The Power of Delayed Gratification


The Marshmallow Experiment

In 1972, Stanford University conducted an experiment on children aged 3-4. Each kid was brought to an empty room with a marshmallow on the table in front of them. They were told that they can either have a marshmallow now or if they waited 15 minutes without giving in to the temptation, they can have 2 marshmallows.
Some kids were unable to resist their temptation and ate the marshmallow in front of them. A small handful of the kids were able to stay disciplined and managed to wait out the entire 15 minutes.
The Stanford researchers continued to track these kids as they grow up (they would be in their 50s today). What is astounding is the kids who practised delayed gratification are more successful in life. They had higher SAT scores, able to cope better with frustration and stress, more academically and socially competent, and generally better in a variety of life measures.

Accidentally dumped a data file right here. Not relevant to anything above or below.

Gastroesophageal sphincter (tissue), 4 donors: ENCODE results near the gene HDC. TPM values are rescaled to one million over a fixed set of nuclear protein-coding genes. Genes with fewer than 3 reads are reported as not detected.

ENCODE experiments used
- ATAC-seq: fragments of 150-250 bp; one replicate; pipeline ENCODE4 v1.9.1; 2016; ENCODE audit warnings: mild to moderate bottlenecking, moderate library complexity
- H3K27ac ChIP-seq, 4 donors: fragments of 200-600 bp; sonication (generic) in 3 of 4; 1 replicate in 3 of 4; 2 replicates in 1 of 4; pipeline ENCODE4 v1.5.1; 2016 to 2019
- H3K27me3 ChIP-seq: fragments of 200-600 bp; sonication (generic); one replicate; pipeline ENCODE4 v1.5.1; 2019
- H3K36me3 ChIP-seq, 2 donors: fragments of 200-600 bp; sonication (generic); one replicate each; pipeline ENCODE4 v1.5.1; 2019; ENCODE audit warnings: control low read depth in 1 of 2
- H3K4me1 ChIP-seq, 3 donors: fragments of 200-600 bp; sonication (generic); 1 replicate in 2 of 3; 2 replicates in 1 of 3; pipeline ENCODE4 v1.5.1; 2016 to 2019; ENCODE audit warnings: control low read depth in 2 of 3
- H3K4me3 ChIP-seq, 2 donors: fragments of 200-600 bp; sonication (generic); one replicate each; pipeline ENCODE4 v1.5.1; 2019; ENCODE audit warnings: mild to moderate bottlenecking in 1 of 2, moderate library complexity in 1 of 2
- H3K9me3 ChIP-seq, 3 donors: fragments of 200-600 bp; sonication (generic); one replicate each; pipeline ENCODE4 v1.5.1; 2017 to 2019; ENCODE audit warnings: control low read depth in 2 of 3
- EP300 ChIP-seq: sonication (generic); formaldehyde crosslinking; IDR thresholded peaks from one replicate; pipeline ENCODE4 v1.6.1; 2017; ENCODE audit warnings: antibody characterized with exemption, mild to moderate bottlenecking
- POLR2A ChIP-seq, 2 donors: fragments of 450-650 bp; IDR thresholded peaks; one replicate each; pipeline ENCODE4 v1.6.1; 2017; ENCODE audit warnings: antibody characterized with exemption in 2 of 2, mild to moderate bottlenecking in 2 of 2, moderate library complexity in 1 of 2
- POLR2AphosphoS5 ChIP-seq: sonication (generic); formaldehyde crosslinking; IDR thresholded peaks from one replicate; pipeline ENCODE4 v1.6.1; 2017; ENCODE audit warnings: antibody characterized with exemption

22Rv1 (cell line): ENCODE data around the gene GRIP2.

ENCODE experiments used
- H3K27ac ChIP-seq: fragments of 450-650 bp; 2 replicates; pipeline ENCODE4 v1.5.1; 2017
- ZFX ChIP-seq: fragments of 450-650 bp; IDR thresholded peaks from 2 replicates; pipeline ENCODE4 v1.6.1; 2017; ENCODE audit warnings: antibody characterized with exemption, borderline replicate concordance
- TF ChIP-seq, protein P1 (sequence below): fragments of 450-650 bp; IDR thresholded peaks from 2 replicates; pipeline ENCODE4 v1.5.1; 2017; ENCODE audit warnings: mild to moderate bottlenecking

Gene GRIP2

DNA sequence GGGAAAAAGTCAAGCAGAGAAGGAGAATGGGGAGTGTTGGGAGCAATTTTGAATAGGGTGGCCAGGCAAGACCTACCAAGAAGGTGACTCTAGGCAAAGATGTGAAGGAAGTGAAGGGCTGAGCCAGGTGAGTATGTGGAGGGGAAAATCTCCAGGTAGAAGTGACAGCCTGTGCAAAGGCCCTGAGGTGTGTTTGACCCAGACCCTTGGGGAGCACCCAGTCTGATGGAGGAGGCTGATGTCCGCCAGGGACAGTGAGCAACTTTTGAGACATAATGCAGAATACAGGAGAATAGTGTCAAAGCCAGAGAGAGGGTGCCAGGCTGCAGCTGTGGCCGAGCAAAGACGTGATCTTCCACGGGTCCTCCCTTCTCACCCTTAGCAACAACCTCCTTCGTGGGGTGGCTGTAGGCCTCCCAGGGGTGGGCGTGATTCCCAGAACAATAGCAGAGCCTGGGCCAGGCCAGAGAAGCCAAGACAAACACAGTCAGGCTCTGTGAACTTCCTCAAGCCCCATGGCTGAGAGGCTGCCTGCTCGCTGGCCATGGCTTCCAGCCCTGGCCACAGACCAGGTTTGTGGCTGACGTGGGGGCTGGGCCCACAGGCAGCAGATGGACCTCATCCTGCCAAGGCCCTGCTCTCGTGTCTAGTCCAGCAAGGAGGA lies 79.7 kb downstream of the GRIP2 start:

A 2011 brain imaging study on the original Standford participants also showed a more active prefrontal cortex, which is responsible for functions such as planning, decision-making, differentiating good and bad, and thinking about future consequences.
Delayed gratification is also important in attaining success in money management.
If you delay the gratification of spending money on your dream [fill in the blank], you would have more money to invest and grow that money.
If you are patient and reinvest your profits back into your investments, compounding will make your investments even larger.
Buying insurance is also a form of delayed gratification. We pay premiums, but that money is locked away from us. However, if we suffer a major illness or pass away, the payout becomes a thousand times greater than what we put in.
So every time we make a financial decision, be like the kids that waited 15 minutes. With delayed gratification, you will certainly be more successful in every facet of your life.